Givi added that while subtle prejudices still prevail, it has motivated him to work even harder. 

“All the prejudice against other races has been recognized, but I think Iranians have been the subject of the most prejudice, but no one even talks about it simply because they look white,” Givi said. “I knew anything I wanted to do, I had to be better than others.” 

But, Babaee said he hasn’t faced discrimination in the United States, and he’s never heard of any of his 12 Iranian students in the mechanical engineering department experiencing discrimination either. This is a fact he said he credits to the City of Pittsburgh. 

“I knew stories about Pittsburgh so I knew it could be one of the cities I would like to live in,” Babaee said. “People are super kind here and welcoming. They’re curious and want to learn more about your culture and your people.”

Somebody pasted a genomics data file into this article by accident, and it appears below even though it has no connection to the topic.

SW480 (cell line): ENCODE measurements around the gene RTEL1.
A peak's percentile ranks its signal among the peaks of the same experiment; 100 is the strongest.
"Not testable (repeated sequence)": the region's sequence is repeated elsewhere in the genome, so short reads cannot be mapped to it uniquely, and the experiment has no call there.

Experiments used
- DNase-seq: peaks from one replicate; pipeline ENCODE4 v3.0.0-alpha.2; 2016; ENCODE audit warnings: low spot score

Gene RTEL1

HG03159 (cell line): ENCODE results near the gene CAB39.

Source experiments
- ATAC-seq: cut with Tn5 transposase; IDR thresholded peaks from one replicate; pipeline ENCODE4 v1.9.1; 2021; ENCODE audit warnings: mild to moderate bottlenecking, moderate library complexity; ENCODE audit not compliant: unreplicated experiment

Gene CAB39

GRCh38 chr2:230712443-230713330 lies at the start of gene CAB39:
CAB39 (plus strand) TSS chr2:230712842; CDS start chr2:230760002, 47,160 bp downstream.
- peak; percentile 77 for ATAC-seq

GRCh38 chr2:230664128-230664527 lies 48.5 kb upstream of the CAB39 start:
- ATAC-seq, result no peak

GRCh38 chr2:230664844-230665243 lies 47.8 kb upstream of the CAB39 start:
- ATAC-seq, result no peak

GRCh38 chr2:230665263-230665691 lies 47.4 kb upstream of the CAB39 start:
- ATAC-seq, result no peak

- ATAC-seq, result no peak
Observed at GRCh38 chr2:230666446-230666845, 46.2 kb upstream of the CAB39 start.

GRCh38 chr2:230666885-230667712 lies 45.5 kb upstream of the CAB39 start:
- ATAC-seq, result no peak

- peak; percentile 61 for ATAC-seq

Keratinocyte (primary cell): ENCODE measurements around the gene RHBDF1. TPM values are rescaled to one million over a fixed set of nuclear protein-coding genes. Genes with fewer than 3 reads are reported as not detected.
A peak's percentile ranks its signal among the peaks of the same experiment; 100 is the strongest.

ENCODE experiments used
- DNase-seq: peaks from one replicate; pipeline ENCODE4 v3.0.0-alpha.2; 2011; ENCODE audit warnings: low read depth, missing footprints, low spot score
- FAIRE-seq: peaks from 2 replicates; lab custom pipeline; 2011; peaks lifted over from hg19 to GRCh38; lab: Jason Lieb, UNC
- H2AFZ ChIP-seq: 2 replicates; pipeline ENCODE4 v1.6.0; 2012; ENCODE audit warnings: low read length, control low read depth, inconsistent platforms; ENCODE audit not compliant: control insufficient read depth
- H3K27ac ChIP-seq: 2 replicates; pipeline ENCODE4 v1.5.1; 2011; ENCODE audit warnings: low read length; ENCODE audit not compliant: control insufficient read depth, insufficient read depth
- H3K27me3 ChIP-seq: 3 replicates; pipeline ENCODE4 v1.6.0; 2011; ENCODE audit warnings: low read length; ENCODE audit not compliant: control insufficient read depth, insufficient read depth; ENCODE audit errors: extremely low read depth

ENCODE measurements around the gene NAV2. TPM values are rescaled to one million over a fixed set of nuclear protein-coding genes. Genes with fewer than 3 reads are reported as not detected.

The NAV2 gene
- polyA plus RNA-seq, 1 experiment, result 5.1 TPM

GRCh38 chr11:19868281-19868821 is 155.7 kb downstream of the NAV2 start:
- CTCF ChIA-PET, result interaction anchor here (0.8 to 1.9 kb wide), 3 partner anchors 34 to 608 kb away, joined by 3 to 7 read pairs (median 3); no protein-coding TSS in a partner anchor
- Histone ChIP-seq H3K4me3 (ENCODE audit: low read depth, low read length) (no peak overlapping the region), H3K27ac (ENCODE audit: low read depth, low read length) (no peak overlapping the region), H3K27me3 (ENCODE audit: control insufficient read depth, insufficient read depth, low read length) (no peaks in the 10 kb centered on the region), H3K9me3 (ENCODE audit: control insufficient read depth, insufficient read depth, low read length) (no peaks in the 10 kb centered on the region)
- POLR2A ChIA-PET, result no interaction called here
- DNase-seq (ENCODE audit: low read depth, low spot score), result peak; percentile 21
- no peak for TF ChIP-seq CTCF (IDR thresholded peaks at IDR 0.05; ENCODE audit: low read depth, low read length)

Givi also said that Pitt’s environment is “open-minded” and part of the reason Pittsburgh is his “favorite city in the universe.”

“Our University is amazing,” Givi said. “Seriously, in other places, they don’t even know what Iran is, but they automatically think the moment you are walking with them you are going to pull out a machine gun.” 

Babaee said, especially during particularly turbulent points in the U.S. relationship with Iran, Iranians are just as terrified of violence as Americans. 

“I remember that evening when we heard the news and … that one week from the killing of Soleimani until Iran launched missiles towards the U.S., that was the most stressful week I’ve had here,” Babaee said. 

Margavi added that despite politics and government relations, people in Iran and the United States have the same basic life goals. 

“I think people and government are two different things. Back in Iran people really love anyone,” Margavi said. “We are all human and want the same things from life. We all want to be happy.”